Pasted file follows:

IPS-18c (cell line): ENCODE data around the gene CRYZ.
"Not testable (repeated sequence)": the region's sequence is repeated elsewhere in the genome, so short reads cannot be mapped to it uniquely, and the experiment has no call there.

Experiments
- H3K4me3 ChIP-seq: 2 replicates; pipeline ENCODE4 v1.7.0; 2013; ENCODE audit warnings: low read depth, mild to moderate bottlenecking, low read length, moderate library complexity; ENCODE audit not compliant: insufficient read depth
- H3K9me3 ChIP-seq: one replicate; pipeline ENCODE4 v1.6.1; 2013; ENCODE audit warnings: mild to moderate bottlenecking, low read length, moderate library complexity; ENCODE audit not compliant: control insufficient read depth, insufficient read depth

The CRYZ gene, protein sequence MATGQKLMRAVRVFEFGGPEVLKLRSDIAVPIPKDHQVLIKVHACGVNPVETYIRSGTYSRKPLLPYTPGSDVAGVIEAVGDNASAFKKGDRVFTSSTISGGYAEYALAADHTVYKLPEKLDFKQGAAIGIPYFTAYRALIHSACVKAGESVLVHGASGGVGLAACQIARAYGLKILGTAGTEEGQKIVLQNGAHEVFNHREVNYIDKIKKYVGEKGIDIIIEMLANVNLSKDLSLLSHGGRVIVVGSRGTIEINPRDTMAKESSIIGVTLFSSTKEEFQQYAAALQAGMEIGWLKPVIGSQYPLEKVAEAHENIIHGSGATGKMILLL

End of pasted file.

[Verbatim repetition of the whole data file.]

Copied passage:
IPS-18c (cell line): ENCODE data around the gene CRYZ.
"Not testable (repeated sequence)": the region's sequence is repeated elsewhere in the genome, so short reads cannot be mapped to it uniquely, and the experiment has no call there.

Experiments
- H3K4me3 ChIP-seq: 2 replicates; pipeline ENCODE4 v1.7.0; 2013; ENCODE audit warnings: low read depth, mild to moderate bottlenecking, low read length, moderate library complexity; ENCODE audit not compliant: insufficient read depth
- H3K9me3 ChIP-seq: one replicate; pipeline ENCODE4 v1.6.1; 2013; ENCODE audit warnings: mild to moderate bottlenecking, low read length, moderate library complexity; ENCODE audit not compliant: control insufficient read depth, insufficient read depth

The CRYZ gene, protein sequence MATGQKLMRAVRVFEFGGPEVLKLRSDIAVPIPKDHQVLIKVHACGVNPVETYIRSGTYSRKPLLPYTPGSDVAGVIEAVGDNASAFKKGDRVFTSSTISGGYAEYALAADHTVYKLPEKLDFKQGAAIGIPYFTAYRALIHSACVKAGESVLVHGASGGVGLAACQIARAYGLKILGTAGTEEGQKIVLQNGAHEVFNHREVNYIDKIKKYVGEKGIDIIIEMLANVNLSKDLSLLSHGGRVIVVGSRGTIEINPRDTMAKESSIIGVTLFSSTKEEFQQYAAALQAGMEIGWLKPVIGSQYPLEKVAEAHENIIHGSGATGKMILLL